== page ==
When looking at opening your relationship there are many things to consider. We'll look at a few here, and if this is all sounding good to you then I would suggest the books at the end of the blog again. The first, and most important thing, is clarifying your boundaries. Every relationship has boundaries, even if we're not all that great about talking to each other about them. In a monogamous relationship there are some pretty standard cultural norms about what's ok and what isn't. Even with these norms in place I work with a lot of couples who get in trouble because they assumed their partner shared the same boundaries as them. In an open relationship these boundary norms disappear and the opportunity for harm increases exponentially, if you don't talk about it.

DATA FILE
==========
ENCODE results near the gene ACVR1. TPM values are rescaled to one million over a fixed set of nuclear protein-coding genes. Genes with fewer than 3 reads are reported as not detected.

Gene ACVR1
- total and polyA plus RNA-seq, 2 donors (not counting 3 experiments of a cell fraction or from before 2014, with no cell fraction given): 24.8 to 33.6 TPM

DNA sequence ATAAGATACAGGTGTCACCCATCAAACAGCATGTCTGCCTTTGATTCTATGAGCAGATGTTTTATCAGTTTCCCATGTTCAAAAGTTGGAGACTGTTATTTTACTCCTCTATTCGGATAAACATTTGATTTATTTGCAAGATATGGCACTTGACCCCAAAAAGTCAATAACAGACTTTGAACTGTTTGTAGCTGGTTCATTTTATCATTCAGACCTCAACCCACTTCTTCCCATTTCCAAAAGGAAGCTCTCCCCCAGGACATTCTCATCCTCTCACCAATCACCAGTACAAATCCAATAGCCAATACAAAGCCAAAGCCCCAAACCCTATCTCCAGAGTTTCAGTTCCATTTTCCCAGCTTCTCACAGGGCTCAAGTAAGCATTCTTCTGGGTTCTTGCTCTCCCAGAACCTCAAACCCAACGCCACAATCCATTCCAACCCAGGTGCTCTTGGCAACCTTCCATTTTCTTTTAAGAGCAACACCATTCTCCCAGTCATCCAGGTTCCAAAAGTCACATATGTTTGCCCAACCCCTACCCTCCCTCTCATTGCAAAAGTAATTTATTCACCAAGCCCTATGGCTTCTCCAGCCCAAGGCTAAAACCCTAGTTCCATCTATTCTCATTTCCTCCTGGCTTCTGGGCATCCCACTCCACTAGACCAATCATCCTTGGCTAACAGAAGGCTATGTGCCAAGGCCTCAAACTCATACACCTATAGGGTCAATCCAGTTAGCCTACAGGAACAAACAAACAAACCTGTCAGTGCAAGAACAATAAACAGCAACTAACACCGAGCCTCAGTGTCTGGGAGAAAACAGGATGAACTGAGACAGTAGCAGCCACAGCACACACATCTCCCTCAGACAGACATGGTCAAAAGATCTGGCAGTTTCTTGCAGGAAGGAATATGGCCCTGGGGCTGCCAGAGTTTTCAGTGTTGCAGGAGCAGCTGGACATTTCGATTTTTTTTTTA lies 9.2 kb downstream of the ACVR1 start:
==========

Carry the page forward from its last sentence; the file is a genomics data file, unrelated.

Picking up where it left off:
Here are a couple things to consider when talking about boundaries for your open relationship.
How are you maintaining your primary relationship?
This is not even close to an exhaustive list of boundaries/questions to think about. The last question there, about maintaining your primary relationship, is also of key importance. Even for people who identify with these orientations, feelings of jealousy or insecurity can arise. Knowing how you're going to deal with this and manage these feelings for yourself and with your partner are very important. Monogamous relationships also take a lot of work, these kinds of relationships just often make people do work, or ask questions they're not used to. So preparing yourself as best you can will lead you to the best chance of success.
Books to Read About Poly and Ethical Non-Monogamy: